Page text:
Can humanity’s neutrino eyes, observatories like the IceCube in Antarctica, perceive neutrinos from distant space? The answer is starting to emerge from studies at the Large Hadron Collider (LHC), which is studying the interior structure of protons, among other things. According to the most recent model developed by IFJ PAS researchers, this structure seems to be richer in charm particles, making it harder for terrestrial neutrino viewers to comprehend what they see.

Contrary to conventional belief, the proton may be made up of not three, but five quarks. A quark and antiquark generated by the interactions of gluons within the proton then form an extra pair. It has long been assumed that these ‘extra’ pairs may be formed of heavy quarks and antiquarks like charm. It has now been discovered that taking into consideration the inherent charm of protons helps us to more precisely characterize the path of occurrences recently observed in one of the LHCb detector’s low-energy experiments. The appropriate theoretical model is provided in Physical Review D by physicists from the Institute of Nuclear Physics of the Polish Academy of Sciences (IFJ PAN) in Cracow.

The proton is depicted in school textbooks as a simple agglomeration of three quarks: two up quarks and one down quark, held together by strong forces conveyed by gluons. Such a simple model has not had a lengthy career in physics. It was discovered towards the end of the 1980s that in order to explain the observed occurrences, light quarks from the nucleon’s meson cloud had to be included (these are so-called higher Flock states). Surprisingly, the impact is not minor and may potentially represent a 30% adjustment compared to the basic three-quark model. Unfortunately, it has not been feasible to estimate the magnitude of a similar contribution from charm quarks so far.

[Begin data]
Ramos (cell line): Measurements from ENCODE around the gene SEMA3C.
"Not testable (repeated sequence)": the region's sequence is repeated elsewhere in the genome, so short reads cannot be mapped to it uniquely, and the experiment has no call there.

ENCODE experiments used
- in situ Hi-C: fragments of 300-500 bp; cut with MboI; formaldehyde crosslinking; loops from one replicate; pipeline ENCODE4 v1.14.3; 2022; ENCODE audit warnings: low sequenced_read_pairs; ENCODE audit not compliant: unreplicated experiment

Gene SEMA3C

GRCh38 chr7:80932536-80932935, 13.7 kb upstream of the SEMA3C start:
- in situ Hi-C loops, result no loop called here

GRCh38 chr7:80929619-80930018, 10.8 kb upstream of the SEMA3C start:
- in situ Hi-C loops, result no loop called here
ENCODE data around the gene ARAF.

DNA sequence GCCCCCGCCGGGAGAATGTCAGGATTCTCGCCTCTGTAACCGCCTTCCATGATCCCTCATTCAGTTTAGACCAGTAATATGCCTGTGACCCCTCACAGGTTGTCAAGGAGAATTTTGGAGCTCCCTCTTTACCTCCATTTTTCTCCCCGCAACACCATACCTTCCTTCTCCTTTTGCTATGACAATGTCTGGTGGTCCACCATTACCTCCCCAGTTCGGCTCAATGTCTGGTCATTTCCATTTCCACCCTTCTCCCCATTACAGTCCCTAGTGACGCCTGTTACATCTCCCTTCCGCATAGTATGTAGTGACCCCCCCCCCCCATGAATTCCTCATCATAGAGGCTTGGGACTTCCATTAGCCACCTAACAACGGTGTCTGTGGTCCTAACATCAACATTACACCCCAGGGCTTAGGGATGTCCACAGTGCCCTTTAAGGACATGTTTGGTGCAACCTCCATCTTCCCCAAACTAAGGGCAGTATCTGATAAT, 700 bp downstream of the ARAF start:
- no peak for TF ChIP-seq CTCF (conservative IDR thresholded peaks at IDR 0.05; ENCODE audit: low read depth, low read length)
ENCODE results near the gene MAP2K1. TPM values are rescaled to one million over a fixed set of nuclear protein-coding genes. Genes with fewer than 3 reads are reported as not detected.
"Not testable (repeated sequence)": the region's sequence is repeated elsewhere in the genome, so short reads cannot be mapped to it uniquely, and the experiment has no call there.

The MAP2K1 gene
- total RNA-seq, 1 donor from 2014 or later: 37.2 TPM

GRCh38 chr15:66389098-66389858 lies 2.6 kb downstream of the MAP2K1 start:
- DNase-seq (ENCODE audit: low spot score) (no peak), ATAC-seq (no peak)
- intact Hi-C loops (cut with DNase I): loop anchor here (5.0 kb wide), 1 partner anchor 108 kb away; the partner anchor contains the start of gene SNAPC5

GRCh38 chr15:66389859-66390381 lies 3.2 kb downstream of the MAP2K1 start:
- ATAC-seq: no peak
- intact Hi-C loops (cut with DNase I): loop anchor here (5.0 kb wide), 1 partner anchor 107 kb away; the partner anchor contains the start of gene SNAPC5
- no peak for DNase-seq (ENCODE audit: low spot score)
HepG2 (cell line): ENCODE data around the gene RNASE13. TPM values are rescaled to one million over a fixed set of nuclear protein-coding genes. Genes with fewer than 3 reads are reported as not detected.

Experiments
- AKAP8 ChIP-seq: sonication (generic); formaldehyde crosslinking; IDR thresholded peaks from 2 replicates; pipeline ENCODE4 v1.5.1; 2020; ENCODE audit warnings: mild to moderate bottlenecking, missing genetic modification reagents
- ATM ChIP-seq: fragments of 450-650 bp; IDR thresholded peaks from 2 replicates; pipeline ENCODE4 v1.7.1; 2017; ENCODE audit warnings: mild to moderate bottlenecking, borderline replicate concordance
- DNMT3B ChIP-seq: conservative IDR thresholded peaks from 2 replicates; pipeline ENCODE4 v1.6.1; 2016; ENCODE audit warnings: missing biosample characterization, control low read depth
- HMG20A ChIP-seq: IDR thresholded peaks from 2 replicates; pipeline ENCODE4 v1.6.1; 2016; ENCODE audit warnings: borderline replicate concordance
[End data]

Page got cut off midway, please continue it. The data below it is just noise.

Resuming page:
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“Our previous models of charm creation have consistently shown agreement with experiments.” We were able to characterize the creation of pairs including charm quarks and antiquarks rather effectively at high energy of proton collisions, when two opposing beams of protons experienced mutual interactions at the LHC. The problem is that, although they were generated after proton collisions, they did not originate from the interior of protons. “They were formed as a consequence of the fusion of gluons produced by protons a little earlier,” explains Prof. Antoni Szczurek (IFJ PAN).

Recent data in the LHCb detector with a single proton beam focused at a stationary helium or argon gas target provided hope for progress in tracking the charm within the protons themselves.

“When collisions occur at the LHC’s greatest energy, a considerable fraction of proton collision products flow in the ‘forward’ direction, along the proton beams.” As a consequence, they find themselves in a region with no detectors for technological reasons. However, the collisions of protons with helium nuclei that we have just studied occurred at energy that were many tens of times lower than the LHC’s greatest energies. Collision products bounced about at bigger angles, more sideways, and as a consequence were detected in detectors, which we could examine,” says Dr. Rafa Maciua (IFJ PAN).